Use the Right Balance of Color, Texture to Refresh Your Home

Have you ever walked intonew_slideshow10 a friend’s home and felt instantly at ease? Maybe you couldn’t quite put your finger on it, but something about the space allowed the stress of the day to just roll off your shoulders.

It’s been scientifically shown that a room’s colors and textures can dramatically affect our mood, feelings and emotions. All it takes is the wrong color paint, and getting home after a long day could make you feel worse rather than better.

That’s why it’s helpful to keep a few basic rules in mind when redecorating.If your favorite room needs a face lift, these tips will help you incorporate vibrant colors with the right balance of textures to achieve the desired feel.

Resist the rainbow. Reducing the number of colors in a design makes a space feel more consistent. Limit yourself to one main color, and two or three accents. Small spaces should use light colors because dark colors can make the space seem smaller. Large spaces benefit most from warm, rich colors that give a feeling of coziness. And don’t worry if you’re not quite ready to let go of your neutral-colored walls: It’s easier to update colorful accessories to refresh your space as the seasons change or as your tastes become better refined.

Be particular about patterns. A pattern acts as a visual texture. Patterns are perfect for adding visual interest, even in a tiny space, just don’t go overboard. Two or three different patterns is more than enough for once space. When choosing patterns, think about both contrast and coherence. Perhaps a simple checkered pattern that matches the color in a large floral print. Remember that small-scale patterns are better for small spaces, while large-scale patterns work in large spaces because it draws the space in.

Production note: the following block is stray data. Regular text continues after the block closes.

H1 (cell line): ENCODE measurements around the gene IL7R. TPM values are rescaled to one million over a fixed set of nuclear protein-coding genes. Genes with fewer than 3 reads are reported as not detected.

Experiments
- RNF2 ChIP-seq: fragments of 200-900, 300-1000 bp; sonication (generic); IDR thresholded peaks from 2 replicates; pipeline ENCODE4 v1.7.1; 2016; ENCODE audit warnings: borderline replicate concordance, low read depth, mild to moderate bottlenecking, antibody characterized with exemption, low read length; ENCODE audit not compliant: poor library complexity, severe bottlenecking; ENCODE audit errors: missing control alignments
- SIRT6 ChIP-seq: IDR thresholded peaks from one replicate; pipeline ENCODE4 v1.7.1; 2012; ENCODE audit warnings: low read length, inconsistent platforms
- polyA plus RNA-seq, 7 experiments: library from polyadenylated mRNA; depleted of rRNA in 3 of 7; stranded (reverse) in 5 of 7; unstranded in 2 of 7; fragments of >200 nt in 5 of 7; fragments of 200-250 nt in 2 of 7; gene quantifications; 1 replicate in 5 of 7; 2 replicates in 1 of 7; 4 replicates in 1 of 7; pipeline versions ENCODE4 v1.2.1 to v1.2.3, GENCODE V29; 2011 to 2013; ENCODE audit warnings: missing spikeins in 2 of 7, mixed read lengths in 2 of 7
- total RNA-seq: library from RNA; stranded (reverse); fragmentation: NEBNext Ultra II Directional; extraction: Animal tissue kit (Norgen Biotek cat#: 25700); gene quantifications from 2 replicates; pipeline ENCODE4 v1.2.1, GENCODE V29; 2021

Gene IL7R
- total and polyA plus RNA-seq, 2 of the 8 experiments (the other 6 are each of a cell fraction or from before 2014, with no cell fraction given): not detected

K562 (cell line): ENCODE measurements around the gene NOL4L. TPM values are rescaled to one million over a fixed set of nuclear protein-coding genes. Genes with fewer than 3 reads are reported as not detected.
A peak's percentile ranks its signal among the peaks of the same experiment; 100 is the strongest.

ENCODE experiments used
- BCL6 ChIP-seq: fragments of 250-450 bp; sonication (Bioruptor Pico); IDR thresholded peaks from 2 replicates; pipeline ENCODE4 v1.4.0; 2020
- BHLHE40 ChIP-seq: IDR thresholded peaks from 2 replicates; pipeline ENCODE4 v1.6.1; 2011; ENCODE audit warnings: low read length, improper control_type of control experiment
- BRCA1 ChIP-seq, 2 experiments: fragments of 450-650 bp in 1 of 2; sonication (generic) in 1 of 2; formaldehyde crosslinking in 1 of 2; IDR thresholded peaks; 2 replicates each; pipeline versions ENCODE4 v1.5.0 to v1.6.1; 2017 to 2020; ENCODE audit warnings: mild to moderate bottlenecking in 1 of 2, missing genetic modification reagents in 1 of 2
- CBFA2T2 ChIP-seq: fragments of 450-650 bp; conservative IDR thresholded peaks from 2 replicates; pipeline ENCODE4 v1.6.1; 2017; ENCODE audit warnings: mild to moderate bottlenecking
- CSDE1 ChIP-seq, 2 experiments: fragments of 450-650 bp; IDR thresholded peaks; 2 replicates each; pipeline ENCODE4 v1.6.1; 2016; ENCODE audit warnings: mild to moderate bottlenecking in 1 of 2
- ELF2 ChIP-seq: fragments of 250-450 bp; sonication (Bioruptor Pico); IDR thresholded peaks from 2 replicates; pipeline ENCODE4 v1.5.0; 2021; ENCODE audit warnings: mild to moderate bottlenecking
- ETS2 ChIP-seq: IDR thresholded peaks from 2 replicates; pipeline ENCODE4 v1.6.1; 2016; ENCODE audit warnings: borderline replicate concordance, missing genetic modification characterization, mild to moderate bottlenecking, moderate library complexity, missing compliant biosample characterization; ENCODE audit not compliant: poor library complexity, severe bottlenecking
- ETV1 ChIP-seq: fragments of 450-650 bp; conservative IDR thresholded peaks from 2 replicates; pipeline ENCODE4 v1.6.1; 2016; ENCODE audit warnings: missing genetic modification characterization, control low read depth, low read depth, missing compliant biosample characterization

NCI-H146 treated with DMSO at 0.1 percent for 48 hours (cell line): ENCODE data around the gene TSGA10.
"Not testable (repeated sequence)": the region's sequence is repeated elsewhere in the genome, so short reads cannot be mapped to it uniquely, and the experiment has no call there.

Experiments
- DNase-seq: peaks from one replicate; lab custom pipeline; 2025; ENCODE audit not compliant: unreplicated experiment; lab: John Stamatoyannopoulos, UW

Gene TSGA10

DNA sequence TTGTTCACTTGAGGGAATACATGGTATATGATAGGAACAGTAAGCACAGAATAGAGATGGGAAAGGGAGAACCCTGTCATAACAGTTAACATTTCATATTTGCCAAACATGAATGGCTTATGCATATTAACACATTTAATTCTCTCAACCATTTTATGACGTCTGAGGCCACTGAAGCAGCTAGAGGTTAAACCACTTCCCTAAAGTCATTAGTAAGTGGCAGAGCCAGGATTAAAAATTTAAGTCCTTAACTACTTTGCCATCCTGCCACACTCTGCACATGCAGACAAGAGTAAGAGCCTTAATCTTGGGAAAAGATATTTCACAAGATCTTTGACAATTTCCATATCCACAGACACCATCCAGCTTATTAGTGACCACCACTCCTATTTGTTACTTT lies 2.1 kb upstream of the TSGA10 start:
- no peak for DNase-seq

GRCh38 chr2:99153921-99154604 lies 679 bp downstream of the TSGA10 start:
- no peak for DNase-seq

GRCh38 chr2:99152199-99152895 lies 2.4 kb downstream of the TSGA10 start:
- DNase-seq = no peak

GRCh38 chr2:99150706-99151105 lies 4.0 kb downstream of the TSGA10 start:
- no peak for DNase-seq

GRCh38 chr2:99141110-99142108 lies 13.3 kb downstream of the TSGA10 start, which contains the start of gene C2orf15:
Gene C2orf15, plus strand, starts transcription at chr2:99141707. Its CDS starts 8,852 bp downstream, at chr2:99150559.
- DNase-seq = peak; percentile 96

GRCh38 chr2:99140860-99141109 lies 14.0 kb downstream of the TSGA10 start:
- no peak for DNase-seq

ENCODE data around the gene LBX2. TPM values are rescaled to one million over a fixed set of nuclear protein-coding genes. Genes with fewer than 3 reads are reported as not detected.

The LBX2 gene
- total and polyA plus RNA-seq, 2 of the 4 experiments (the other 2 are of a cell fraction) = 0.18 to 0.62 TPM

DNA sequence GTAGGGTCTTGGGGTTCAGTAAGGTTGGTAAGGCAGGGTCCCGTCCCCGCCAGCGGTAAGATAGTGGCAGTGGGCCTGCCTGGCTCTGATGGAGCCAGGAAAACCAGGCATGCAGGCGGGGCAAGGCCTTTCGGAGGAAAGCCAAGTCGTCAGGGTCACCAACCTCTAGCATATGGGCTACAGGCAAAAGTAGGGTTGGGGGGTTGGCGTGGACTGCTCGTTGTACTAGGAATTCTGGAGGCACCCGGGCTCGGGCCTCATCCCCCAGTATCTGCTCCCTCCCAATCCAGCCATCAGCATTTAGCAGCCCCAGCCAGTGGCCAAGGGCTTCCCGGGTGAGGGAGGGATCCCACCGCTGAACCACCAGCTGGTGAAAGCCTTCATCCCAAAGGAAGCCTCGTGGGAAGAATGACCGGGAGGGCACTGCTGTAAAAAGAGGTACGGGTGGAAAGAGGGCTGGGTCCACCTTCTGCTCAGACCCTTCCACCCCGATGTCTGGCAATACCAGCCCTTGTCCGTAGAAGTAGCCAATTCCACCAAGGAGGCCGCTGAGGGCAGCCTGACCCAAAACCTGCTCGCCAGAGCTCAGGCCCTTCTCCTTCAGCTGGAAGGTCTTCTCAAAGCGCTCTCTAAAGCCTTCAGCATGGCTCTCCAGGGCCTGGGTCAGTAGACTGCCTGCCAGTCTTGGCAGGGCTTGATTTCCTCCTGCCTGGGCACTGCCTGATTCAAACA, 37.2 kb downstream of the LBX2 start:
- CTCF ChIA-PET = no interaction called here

Opposite textures attract. A lack of complementary textures is a common theme in many self-decorated homes. This is unfortunate because varying the textures in a room can add interest and warmth. Explore the nature of different textures — plush, smooth, rough, woven — and look for opportunities to create depth by layering. You can choose striking textures in bold colors that will elevate your design, or keep the colors neutral but rev up the warmth of a room through the display of many interesting textures. Remember that heavy textures tend to “eat” space, so reserve them for large rooms or spots you want to feel particularly cozy.

While they’re important guidelines, these rules of thumb don’t guarantee that the finished product will match what’s in your head. If you’re overwhelmed by all the choices, never hesitate to reach out to a local designer who can ensure that your favorite room always says, “Welcome, let’s relax!”